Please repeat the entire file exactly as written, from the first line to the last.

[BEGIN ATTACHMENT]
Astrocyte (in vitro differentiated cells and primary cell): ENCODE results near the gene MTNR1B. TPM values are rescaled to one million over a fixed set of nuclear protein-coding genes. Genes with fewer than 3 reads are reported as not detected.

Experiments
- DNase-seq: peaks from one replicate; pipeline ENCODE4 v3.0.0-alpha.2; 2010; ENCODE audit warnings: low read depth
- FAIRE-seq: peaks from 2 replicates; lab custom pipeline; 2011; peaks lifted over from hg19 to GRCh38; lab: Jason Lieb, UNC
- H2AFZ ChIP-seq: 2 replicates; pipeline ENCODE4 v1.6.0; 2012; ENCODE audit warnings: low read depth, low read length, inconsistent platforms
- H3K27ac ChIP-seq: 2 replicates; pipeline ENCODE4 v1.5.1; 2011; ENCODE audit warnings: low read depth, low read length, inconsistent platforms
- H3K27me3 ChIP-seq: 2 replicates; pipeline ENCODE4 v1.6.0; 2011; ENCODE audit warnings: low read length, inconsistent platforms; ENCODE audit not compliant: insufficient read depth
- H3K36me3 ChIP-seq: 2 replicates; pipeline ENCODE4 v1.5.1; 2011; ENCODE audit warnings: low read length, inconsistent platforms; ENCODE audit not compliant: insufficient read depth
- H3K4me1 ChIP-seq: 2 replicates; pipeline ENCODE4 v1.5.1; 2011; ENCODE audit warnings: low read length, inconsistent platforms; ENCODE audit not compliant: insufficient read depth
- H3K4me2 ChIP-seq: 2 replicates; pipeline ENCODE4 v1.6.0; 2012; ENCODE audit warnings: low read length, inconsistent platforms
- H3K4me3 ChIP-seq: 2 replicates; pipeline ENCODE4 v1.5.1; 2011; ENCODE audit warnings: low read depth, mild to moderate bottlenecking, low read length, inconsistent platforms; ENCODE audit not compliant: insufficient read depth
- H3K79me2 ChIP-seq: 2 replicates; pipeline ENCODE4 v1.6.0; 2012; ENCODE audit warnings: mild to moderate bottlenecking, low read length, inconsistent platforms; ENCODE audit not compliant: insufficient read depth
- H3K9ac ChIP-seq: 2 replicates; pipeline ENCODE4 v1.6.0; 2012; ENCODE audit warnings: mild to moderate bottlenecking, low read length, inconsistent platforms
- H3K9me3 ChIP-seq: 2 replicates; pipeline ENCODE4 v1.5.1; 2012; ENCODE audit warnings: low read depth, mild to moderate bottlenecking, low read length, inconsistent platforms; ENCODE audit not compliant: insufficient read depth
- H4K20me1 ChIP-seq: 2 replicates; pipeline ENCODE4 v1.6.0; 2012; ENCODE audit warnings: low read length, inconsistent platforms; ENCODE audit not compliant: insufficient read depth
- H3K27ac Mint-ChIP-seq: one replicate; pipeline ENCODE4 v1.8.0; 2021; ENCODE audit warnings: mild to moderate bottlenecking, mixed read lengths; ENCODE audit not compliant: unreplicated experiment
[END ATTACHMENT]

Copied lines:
Astrocyte (in vitro differentiated cells and primary cell): ENCODE results near the gene MTNR1B. TPM values are rescaled to one million over a fixed set of nuclear protein-coding genes. Genes with fewer than 3 reads are reported as not detected.

Experiments
- DNase-seq: peaks from one replicate; pipeline ENCODE4 v3.0.0-alpha.2; 2010; ENCODE audit warnings: low read depth
- FAIRE-seq: peaks from 2 replicates; lab custom pipeline; 2011; peaks lifted over from hg19 to GRCh38; lab: Jason Lieb, UNC
- H2AFZ ChIP-seq: 2 replicates; pipeline ENCODE4 v1.6.0; 2012; ENCODE audit warnings: low read depth, low read length, inconsistent platforms
- H3K27ac ChIP-seq: 2 replicates; pipeline ENCODE4 v1.5.1; 2011; ENCODE audit warnings: low read depth, low read length, inconsistent platforms
- H3K27me3 ChIP-seq: 2 replicates; pipeline ENCODE4 v1.6.0; 2011; ENCODE audit warnings: low read length, inconsistent platforms; ENCODE audit not compliant: insufficient read depth
- H3K36me3 ChIP-seq: 2 replicates; pipeline ENCODE4 v1.5.1; 2011; ENCODE audit warnings: low read length, inconsistent platforms; ENCODE audit not compliant: insufficient read depth
- H3K4me1 ChIP-seq: 2 replicates; pipeline ENCODE4 v1.5.1; 2011; ENCODE audit warnings: low read length, inconsistent platforms; ENCODE audit not compliant: insufficient read depth
- H3K4me2 ChIP-seq: 2 replicates; pipeline ENCODE4 v1.6.0; 2012; ENCODE audit warnings: low read length, inconsistent platforms
- H3K4me3 ChIP-seq: 2 replicates; pipeline ENCODE4 v1.5.1; 2011; ENCODE audit warnings: low read depth, mild to moderate bottlenecking, low read length, inconsistent platforms; ENCODE audit not compliant: insufficient read depth
- H3K79me2 ChIP-seq: 2 replicates; pipeline ENCODE4 v1.6.0; 2012; ENCODE audit warnings: mild to moderate bottlenecking, low read length, inconsistent platforms; ENCODE audit not compliant: insufficient read depth
- H3K9ac ChIP-seq: 2 replicates; pipeline ENCODE4 v1.6.0; 2012; ENCODE audit warnings: mild to moderate bottlenecking, low read length, inconsistent platforms
- H3K9me3 ChIP-seq: 2 replicates; pipeline ENCODE4 v1.5.1; 2012; ENCODE audit warnings: low read depth, mild to moderate bottlenecking, low read length, inconsistent platforms; ENCODE audit not compliant: insufficient read depth
- H4K20me1 ChIP-seq: 2 replicates; pipeline ENCODE4 v1.6.0; 2012; ENCODE audit warnings: low read length, inconsistent platforms; ENCODE audit not compliant: insufficient read depth
- H3K27ac Mint-ChIP-seq: one replicate; pipeline ENCODE4 v1.8.0; 2021; ENCODE audit warnings: mild to moderate bottlenecking, mixed read lengths; ENCODE audit not compliant: unreplicated experiment